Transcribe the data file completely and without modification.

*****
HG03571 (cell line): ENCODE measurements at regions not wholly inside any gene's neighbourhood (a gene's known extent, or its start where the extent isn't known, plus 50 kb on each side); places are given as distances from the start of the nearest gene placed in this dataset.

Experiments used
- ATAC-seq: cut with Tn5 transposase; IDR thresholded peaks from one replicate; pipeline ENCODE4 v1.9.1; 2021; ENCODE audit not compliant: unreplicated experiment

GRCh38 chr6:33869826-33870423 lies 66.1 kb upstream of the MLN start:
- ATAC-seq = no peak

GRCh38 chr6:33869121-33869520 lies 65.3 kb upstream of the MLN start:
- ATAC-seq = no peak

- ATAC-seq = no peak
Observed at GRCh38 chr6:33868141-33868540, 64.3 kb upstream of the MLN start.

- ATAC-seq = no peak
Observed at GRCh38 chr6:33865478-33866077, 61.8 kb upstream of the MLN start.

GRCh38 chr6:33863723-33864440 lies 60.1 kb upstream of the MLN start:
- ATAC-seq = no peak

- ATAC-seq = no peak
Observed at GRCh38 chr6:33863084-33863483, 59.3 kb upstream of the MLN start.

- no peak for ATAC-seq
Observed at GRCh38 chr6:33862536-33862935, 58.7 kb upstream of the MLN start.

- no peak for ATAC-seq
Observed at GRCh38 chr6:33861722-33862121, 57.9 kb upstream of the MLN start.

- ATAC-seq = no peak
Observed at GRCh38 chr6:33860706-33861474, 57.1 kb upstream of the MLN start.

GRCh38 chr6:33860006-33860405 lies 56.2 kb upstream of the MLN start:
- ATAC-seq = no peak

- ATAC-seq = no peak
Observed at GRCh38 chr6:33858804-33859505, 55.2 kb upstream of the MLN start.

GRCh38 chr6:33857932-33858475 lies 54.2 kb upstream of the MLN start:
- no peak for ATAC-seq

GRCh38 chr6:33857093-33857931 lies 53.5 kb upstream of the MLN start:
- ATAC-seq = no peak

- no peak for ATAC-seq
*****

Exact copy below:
HG03571 (cell line): ENCODE measurements at regions not wholly inside any gene's neighbourhood (a gene's known extent, or its start where the extent isn't known, plus 50 kb on each side); places are given as distances from the start of the nearest gene placed in this dataset.

Experiments used
- ATAC-seq: cut with Tn5 transposase; IDR thresholded peaks from one replicate; pipeline ENCODE4 v1.9.1; 2021; ENCODE audit not compliant: unreplicated experiment

GRCh38 chr6:33869826-33870423 lies 66.1 kb upstream of the MLN start:
- ATAC-seq = no peak

GRCh38 chr6:33869121-33869520 lies 65.3 kb upstream of the MLN start:
- ATAC-seq = no peak

- ATAC-seq = no peak
Observed at GRCh38 chr6:33868141-33868540, 64.3 kb upstream of the MLN start.

- ATAC-seq = no peak
Observed at GRCh38 chr6:33865478-33866077, 61.8 kb upstream of the MLN start.

GRCh38 chr6:33863723-33864440 lies 60.1 kb upstream of the MLN start:
- ATAC-seq = no peak

- ATAC-seq = no peak
Observed at GRCh38 chr6:33863084-33863483, 59.3 kb upstream of the MLN start.

- no peak for ATAC-seq
Observed at GRCh38 chr6:33862536-33862935, 58.7 kb upstream of the MLN start.

- no peak for ATAC-seq
Observed at GRCh38 chr6:33861722-33862121, 57.9 kb upstream of the MLN start.

- ATAC-seq = no peak
Observed at GRCh38 chr6:33860706-33861474, 57.1 kb upstream of the MLN start.

GRCh38 chr6:33860006-33860405 lies 56.2 kb upstream of the MLN start:
- ATAC-seq = no peak

- ATAC-seq = no peak
Observed at GRCh38 chr6:33858804-33859505, 55.2 kb upstream of the MLN start.

GRCh38 chr6:33857932-33858475 lies 54.2 kb upstream of the MLN start:
- no peak for ATAC-seq

GRCh38 chr6:33857093-33857931 lies 53.5 kb upstream of the MLN start:
- ATAC-seq = no peak

- no peak for ATAC-seq